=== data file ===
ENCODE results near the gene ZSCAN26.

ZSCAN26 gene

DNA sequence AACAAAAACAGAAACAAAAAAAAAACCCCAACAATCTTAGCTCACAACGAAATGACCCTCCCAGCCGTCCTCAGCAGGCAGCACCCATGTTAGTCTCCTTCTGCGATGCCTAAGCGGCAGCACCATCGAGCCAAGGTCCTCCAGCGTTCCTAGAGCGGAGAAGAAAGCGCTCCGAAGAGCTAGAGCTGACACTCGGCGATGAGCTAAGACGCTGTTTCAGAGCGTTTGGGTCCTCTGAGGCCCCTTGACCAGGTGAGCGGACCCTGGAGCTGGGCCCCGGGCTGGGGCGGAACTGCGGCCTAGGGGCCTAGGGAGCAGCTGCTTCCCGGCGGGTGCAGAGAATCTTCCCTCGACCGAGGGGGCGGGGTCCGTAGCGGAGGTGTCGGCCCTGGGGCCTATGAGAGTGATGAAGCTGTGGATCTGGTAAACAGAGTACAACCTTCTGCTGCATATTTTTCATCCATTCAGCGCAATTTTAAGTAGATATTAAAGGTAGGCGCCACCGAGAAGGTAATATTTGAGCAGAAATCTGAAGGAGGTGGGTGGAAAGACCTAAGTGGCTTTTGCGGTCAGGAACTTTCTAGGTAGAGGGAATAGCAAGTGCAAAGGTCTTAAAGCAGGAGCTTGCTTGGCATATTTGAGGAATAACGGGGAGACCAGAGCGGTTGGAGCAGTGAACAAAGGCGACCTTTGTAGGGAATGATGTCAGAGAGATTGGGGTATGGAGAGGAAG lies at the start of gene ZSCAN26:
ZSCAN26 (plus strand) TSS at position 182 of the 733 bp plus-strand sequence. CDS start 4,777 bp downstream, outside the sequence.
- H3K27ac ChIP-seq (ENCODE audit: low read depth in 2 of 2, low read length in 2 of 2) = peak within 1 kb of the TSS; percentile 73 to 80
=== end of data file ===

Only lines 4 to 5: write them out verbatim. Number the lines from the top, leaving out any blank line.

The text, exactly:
ZSCAN26 (plus strand) TSS at position 182 of the 733 bp plus-strand sequence. CDS start 4,777 bp downstream, outside the sequence.
- H3K27ac ChIP-seq (ENCODE audit: low read depth in 2 of 2, low read length in 2 of 2) = peak within 1 kb of the TSS; percentile 73 to 80